Today was published an article in the New York Times based on an interview of Thierry Grange, co-founder and Dean of Grenoble Ecole de Management, considered as one of the best Bschools in Europe(http://www.nytimes.com/2011/06/27/world/europe/27iht-educLede27.html?pagewanted=1&_r=2). Thierry Grange is an eminent member of the board of AACSB. . As often with him, no diplomatic language but a clear view of a deep connoisseur of higher education in management. The main points of this article were quickly used for an article by The Economist (http://www.economist.com/whichmba/accredit-where-its-due) making me think that it could be the start of something…
Dean Grange recognises that accreditation bodies (and particularly AACSB) have been rather dogmatic and oriented toward the cut and paste of the American model of higher education in management. As the best Bschools worldwide (so far and for how long?) are mostly located in the US, as it is the dominant country for the development and diffusion of new managerial concepts, as US institutions have a very poor knowledge of the rest of the world (and as the US are still the dominant country), it is not surprising that the attitude toward higher education in management is not different from the one of Coca Cola or Levi’s after World War II. As many organisations when they want to export, they first take their current product and try to sell it “as is” abroad (and with a tremendous success in the case of AACSB). But contrary to cola drinks and jeans, business schools were not invented in the US. In fact, the oldest recorded business school is French (the Ecole Superieure de Commerce de Paris, founded in 1829) and several French ones were created before the turn of the 20th century. And similar schools existed in other European countries and in Asia. Of course, they looked more like the current colleges or polytechnics but nevertheless, there is a long tradition of teaching commerce and of training young professionals in management outside of the US. Therefore, it is not surprising that AACSB may have some difficulties to adjust its criteria to these schools and that these schools also have trouble adjusting.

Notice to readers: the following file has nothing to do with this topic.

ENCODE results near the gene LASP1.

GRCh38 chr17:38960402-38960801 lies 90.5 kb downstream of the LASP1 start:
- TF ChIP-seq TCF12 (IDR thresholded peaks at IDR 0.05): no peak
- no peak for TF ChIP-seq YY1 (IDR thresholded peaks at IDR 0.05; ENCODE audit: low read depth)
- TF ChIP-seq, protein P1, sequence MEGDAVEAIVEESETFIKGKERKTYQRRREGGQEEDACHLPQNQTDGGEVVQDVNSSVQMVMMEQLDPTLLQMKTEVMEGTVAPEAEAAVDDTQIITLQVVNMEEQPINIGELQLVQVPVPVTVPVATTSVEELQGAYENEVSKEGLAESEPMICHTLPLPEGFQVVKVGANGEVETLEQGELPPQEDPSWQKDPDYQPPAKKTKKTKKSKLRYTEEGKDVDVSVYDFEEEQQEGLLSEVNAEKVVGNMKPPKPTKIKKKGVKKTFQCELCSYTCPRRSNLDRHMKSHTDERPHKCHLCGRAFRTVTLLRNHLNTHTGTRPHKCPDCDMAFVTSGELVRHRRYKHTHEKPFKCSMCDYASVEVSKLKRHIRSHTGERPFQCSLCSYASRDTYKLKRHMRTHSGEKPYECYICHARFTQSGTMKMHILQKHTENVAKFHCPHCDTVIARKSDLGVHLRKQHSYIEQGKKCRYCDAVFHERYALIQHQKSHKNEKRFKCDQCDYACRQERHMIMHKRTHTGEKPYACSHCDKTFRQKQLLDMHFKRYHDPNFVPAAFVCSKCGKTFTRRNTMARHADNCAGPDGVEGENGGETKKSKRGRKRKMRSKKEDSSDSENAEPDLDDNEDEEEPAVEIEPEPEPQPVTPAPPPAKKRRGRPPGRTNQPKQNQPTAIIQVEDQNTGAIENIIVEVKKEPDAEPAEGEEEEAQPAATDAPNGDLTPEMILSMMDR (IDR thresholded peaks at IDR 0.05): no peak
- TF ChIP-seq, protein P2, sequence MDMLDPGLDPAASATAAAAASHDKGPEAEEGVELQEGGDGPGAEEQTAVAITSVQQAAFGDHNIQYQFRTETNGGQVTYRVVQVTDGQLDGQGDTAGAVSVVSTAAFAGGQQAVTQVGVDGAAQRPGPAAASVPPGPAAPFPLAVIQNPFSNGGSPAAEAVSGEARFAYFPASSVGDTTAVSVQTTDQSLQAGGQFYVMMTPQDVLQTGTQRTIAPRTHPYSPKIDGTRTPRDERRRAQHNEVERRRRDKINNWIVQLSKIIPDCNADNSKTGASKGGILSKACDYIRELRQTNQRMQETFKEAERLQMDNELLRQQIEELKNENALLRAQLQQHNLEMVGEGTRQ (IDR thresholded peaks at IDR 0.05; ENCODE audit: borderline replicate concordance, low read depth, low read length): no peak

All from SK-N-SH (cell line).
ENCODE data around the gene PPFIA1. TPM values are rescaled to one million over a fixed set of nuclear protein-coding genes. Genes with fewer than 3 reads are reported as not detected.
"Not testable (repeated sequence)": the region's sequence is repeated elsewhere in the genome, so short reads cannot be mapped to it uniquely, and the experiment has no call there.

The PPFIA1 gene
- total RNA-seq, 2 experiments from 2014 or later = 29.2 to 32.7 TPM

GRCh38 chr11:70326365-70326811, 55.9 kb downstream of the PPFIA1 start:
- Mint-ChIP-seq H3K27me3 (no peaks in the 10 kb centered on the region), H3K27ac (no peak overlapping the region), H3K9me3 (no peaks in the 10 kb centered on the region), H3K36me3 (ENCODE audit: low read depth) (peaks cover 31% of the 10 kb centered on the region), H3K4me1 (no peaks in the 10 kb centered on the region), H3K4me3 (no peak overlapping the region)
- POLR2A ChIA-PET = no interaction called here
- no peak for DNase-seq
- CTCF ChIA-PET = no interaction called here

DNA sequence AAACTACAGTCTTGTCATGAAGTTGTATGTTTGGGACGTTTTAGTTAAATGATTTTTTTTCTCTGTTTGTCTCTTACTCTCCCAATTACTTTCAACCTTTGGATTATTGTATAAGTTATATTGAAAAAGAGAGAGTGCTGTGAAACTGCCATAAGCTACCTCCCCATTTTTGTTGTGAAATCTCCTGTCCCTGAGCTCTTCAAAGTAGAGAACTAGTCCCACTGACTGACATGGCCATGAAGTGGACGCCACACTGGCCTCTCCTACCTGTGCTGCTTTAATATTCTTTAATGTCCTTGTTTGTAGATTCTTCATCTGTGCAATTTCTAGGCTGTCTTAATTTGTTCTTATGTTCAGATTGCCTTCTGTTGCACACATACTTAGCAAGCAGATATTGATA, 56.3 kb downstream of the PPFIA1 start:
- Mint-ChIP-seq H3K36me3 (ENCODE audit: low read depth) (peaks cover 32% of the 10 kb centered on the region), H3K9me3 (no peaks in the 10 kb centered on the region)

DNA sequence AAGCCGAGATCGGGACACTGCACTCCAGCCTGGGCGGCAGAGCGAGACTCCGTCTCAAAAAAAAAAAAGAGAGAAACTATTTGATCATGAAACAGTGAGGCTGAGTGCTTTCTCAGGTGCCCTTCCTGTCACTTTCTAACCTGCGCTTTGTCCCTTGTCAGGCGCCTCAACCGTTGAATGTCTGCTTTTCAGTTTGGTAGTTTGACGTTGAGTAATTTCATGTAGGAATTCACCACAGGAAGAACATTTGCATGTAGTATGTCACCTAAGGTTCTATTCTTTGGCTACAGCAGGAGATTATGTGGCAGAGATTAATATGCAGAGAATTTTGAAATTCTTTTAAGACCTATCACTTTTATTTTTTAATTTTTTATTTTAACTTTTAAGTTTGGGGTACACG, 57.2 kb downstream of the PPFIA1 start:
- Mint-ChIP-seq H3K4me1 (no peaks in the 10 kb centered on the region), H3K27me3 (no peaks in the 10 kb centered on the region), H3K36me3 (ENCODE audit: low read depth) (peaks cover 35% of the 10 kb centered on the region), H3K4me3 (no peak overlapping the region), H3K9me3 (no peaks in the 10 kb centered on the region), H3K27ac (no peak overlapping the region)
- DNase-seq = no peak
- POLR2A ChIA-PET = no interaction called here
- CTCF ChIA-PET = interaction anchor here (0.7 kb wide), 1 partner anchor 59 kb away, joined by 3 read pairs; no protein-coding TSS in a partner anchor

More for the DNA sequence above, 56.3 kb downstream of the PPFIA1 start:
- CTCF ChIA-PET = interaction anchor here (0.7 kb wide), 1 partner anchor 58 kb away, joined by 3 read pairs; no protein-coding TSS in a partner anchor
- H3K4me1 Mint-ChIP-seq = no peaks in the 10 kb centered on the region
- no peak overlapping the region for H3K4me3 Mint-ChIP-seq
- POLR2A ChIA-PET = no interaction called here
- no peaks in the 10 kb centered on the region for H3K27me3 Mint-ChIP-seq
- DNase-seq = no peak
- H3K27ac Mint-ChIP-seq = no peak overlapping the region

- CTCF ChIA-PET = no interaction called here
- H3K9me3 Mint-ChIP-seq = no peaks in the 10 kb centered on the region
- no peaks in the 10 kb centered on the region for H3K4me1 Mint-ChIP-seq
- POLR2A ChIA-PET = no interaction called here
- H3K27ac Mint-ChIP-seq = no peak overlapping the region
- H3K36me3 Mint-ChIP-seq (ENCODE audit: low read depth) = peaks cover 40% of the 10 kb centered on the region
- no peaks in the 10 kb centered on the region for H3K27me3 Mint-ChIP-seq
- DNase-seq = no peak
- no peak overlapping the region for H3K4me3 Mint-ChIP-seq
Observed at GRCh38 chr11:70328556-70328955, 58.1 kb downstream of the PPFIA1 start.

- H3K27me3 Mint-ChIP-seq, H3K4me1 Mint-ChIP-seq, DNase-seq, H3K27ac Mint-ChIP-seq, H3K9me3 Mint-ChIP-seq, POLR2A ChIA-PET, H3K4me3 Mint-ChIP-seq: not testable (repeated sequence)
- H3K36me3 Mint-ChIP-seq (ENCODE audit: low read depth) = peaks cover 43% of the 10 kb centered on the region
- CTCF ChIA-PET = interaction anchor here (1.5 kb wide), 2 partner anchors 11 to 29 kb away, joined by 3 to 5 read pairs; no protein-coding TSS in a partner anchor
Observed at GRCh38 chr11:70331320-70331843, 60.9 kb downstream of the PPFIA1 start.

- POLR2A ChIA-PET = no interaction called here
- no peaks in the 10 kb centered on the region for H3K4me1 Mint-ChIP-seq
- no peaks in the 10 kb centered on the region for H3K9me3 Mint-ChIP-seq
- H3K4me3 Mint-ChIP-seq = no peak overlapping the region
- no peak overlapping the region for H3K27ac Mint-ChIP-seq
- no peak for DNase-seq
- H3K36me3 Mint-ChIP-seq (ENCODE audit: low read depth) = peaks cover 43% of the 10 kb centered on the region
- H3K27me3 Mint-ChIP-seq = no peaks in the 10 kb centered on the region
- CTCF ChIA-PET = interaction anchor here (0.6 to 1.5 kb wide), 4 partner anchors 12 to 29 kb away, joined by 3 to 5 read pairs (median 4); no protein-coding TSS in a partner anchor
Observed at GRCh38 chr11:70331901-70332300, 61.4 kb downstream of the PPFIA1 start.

Because accreditations became part of the competitive landscape, there is no choice but to find common grounds for both entities. So far, it was mostly (only?) the non-US Bschools adjusting to what accreditors were asking. The best example is research. It was not a tradition in most Bschools outside of North America and UK (and yet these schools were producing skilled graduates who became successful managers but this is another story!) but a big chunk of the accreditations standards. As a result, Bschools started to hire academics mostly to do research and to produce articles to satisfy not the community, not the companies nor the students but the accreditation bodies. Several highly ranked Bschools have now flocks of “professors” who are teaching only a few hours per year or even not at all but are producing papers for the accreditations (and for the rankings but this is again another story).
Don’t misread me. I am a strong advocate of accreditations and particularly AACSB. I have witnessed that the positive effects were amazing for all the institutions which went through its process and that it is certainly one of the main factors explaining the general raise of quality in higher education in management worldwide.
So, when AACSB starts reflecting on its own standards (as I understood it is now), when it starts asking schools how many people are reading the articles published by their academics and who are these readers (as I understood it will soon), it is asking the right questions and is showing clearly that higher education is global and that the one size fits all model may not apply to the world of business schools. As for many other businesses, accreditations have to move from internationalisation to glocalisation. I am confident that they will come up with new standards which will clearly reflects this fact.